Off Topic: Having searched for Latham's book on Amazon, I just went back to Amazon.co.uk and there "recommendations" for me are all anti-Dawkins and pro-ID books. Eurgh!

On Topic: David (and I'll wait a few days, enjoy your France trip!) I don't understand what you mean by "intermediates". There are plenty of examples of different animals living today which have a common ancestor. As people have pointed out here, there are intermediates in the sense of, say, a Lion and Tiger getting it on. What would you expect to see, from evolutionary theory, but don't in practise? Some sort of half-arsed reptile that's becoming a mammal? Well, this is a fascinating Wiki page about the animals Edward mentioned:

http://en.wikipedia.org/wiki/Synapsid

They sure sound like my silly idea of a repmal, and these guys sound even more so:

http://en.wikipedia.org/wiki/Eucynodonts

Having re-read some of Dawkins's book online, I note that it's very unfair of Latham to compare Mammals and Reptiles. As Dawkins says:

Mammals are all descended from a common ancestor, which is not an ancestor of any non-mammal. Birds and mammals have a more remote common ancestor, which they share with lots of other animals like snakes and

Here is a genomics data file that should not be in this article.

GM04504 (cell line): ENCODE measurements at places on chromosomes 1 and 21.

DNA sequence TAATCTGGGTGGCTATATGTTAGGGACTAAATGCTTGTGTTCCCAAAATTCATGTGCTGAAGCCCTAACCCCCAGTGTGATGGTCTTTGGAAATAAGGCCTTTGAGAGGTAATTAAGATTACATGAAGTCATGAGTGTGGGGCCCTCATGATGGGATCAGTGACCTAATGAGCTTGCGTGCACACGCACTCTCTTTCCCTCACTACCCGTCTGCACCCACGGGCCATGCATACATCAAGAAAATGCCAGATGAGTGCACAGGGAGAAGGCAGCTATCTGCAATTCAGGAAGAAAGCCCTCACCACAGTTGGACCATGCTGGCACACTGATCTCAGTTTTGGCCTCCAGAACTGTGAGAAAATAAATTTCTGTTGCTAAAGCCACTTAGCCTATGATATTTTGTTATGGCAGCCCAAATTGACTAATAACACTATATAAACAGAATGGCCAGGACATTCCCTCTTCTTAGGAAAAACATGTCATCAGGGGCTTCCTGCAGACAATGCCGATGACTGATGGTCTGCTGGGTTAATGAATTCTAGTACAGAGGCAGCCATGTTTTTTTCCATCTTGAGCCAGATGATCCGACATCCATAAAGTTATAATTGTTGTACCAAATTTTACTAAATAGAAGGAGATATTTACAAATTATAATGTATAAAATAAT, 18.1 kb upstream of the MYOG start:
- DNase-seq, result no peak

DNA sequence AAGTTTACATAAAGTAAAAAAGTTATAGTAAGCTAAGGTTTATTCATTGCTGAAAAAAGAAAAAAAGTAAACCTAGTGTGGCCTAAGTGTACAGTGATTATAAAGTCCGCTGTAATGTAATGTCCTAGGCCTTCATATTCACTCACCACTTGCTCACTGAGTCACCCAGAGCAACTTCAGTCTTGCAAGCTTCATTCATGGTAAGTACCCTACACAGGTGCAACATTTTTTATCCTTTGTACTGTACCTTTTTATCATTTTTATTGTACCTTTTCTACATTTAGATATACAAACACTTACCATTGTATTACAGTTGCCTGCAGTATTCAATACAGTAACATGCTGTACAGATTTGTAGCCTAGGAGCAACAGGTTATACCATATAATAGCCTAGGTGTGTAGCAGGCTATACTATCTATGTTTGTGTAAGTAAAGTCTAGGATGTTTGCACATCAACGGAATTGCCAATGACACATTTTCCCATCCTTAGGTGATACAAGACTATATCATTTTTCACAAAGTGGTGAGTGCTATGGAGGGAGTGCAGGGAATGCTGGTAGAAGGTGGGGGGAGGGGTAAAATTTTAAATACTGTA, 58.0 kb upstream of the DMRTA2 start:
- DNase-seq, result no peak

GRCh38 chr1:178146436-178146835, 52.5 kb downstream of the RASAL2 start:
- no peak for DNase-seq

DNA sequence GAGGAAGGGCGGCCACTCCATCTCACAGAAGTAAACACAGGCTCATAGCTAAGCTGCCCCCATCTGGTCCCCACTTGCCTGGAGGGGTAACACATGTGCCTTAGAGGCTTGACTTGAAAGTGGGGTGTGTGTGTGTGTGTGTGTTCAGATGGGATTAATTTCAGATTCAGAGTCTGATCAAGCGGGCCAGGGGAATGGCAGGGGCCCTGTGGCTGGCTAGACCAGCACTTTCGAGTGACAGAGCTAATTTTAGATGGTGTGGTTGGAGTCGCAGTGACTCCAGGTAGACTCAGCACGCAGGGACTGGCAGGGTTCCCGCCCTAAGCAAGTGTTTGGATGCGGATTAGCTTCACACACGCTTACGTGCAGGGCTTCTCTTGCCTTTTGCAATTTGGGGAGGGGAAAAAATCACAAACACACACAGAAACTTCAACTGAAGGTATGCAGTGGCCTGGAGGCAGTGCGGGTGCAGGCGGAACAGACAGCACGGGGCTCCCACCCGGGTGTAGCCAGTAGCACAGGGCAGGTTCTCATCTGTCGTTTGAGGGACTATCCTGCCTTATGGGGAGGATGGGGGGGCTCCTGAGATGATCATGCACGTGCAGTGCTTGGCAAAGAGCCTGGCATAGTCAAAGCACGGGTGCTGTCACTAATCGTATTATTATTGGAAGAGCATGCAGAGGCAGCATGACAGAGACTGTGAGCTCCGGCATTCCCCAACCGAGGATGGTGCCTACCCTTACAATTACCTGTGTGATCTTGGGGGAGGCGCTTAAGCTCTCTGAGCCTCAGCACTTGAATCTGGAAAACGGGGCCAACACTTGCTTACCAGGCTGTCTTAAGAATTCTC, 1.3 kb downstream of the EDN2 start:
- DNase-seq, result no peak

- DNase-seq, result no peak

lizards and tuataras. The animals descended from this common ancestor are all called amniotes. So, birds and mammals are amniotes. 'Reptiles' is not a true taxonomic term, according to cladists, because
it is defined by exception: all amniotes except birds and mammals. In other words, the most recent common ancestor of all 'reptiles' (snakes, turtles, etc.) is also ancestral to some non-'reptiles', namely birds and mammals.

That passage seems to answer Latham's question, doesn't it?

Gentlemen, laziness, induced by soft French living, and a reluctance to kick start my brain is the only explanation for failing to respond to you rcomments - plus, a certain amount of personal life which has the habit of intruding, mostly in the very irate form of the 'little Memsahib' who will not be denied! I shall try and do better over the weekend.

However, I will leave this thought. According to *all* Darwinists, neo or whatever, the process of change from heritable characteristics under pressure of natural selection, is very, VERY gradual. Thus my question remains, how is that Dawkins and others can draw nice, exact (Dawkins insists on it!) tidy rings around each phyla? Where are the remains of the in-betweens?

Each circle is the set of all descendents of a particular individual. The circles must nest because being a descendent is transitive: if X is a descendent of Y, all of X's descendents are also descendents of Y. This is complicated a bit by sex, but not much.

Consider cats and dogs: there's no overlap between the sets of cats and dogs, as they're not interfertile, but they are both contained in a larger set, the order Carnivora. This corresponds to a more distant ancestor common to both.